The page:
Sahel elites must move away from ‘zero-sum’ policies, report urges

Los Angeles/DNA – A dual economic strategy focusing on domestic economic development and international partnerships to address the underlying challenges facing the Sahel region could help Burkina Faso, Mali, Niger and Sudan to build more resilient institutions and foster long-term development, a recently published report says.

The report by the Luskin School of Public Affairs at the University of California Los Angeles (UCLA) argues that the four countries should aim to transition away from relying exclusively on resource extraction. It attributes much of the challenges facing the four countries on unsustainable economic policies which focus on the export of raw materials.

Despite some improvements in terms of public goods provision – in particular regarding social and environmental public goods – these countries continue to face significant developmental challenges, ranking among the world’s poorest.

Titled “Political Instability and Economic Development in the Sahel: Governance in Burkina Faso, Mali, Niger, and Sudan since 2000”, the report provides a comprehensive analysis of the political instability and economic challenges facing the region. It evaluates scores from the Berggruen Governance Index (BGI), which is based on data from 2000 to 2019.

The four countries rank among the 20 lowest ranked nations on the United Nations’ Human Development Index. All of them have experienced at least one coup or coup attempt since 2020. In Niger, the military took power in July 2023, in Burkina Faso in 2022, while the most recent coup in Mali took place in 2021. In Sudan, an ongoing violent power struggle between different military factions has caused the world’s largest refugee crisis of the past year.

“This political upheaval is both the result and the cause of economic difficulty”, the report states. “Scarcity breeds instability, which in turn makes development, investment, and growth more difficult, further fuelling dysfunctional governance, and deepening dependencies.”

Before the coup in July 2023, Niger was seen as the last democratic partner of the Western industrialized nations in the region and an ally in the battle against terrorism and migration to Europe. Neighbouring countries Mali and Burkina Faso have also turned against the West and have improved relations with Russia.

The four Sahel states are highly dependent on overseas development aid (ODA), which makes them more susceptible to the policies of their donors. Colonial-era economic structures in the region have led to underdevelopment and inequality. The effects of this legacy can be felt until the present day and have resulted in a hugely uneven distribution of wealth as well as corruption, rent seeking and uneven infrastructure, the report finds.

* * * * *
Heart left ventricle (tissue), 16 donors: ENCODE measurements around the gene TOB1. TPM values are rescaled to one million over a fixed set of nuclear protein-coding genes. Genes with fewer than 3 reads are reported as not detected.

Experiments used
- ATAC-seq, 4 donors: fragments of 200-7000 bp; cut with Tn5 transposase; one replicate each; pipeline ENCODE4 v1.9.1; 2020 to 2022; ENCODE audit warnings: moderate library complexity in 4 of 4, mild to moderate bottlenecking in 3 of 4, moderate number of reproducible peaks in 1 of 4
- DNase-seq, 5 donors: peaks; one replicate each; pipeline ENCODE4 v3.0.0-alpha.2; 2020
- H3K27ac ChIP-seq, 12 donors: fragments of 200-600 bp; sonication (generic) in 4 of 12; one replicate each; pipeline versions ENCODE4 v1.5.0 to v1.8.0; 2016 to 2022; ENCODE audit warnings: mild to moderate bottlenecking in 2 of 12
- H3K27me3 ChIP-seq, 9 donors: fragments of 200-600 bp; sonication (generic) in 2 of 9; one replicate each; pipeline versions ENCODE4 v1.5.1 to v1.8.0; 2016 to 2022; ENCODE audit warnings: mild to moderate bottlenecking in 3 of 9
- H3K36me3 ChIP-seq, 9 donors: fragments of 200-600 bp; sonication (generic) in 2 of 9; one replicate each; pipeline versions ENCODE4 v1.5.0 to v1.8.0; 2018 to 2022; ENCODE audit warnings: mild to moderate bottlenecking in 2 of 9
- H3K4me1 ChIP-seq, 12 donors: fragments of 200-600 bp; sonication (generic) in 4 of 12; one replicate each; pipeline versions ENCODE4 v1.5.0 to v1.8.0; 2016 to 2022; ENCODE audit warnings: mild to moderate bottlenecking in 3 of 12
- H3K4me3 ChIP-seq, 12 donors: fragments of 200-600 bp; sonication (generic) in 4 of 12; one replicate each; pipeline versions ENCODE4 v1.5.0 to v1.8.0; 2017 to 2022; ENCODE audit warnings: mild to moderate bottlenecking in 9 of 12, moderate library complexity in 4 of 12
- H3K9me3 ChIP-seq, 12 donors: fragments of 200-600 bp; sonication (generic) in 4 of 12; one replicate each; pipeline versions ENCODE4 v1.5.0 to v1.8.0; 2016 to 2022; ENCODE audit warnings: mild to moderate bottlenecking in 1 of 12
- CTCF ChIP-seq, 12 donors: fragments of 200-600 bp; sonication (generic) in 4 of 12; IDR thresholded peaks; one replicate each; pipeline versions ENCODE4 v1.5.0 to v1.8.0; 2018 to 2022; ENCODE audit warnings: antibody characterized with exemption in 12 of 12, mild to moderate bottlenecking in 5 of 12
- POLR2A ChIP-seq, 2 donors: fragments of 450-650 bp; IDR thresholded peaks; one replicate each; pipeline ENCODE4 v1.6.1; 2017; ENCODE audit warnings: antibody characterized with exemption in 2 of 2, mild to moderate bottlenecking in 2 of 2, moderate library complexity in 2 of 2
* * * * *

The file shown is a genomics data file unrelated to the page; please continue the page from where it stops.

The former colonial power France has scaled back its military engagement in the Sahel, as have the United States, the European Union, and the United Nations. Washington recently agreed to withdraw around 1,000 troops from Niger, while 12,000 UN peacekeepers are to leave Mali at the end of the year. The European Union Capacity Building Mission (EUCAP) in Niger is also forced to leave.

However, this leaves the door open for other players, the authors argue. Russia has become increasingly active, for example via the Wagner group. Trade between the country and the Sahel region has also benefitted from the coups. “China is also an increasingly important player due to its control over supply chains of critical minerals”, the report adds.

In the Sahel region, most of the economic output comes from exporting raw materials. Gold, for example, accounts for 74 and 73 percent of export value in Burkina Faso and Mali respectively. Other commodities exported include oil, radioactive ores such as uranium, raw cotton, livestock or palm oil.

With elites competing over the unevenly distributed resources, politics becomes what the authors call “zero sum”, with no-one trying to develop the economy further. This dynamic, they say, also serves as an explanation for the recent rash of coups in the region.

The climate crisis adds to the situation, according to the report. For instance, erratic rainfall exacerbates malnutrition, indirectly contributing to violence. On the other hand, the Sahel has a lot of potential for generating solar power. Partnerships with more developed countries or international donors could be particularly helpful to develop the sector.

“The public goods improvements we have witnessed in the Sahel are likely unsustainable in the context of low (and often declining) democratic accountability and a continued reliance of extractive export models and subsistence agriculture, in particular given the high fertility rates in the region, which are among the highest in the world”, the report says.

If the states in the Sahel area emphasize domestic economic development, including a focus on the production of value-added goods and sustainable agriculture, they can build resilience and reduce dependency on external actors, the report concludes.

“The EU’s best chance at facilitating strong connections and countering geopolitical competitors is by building strong economic ties and mutually beneficial relationships”, it says. This is especially vital, it adds, in the face of the rising influence of Russia and China. +++

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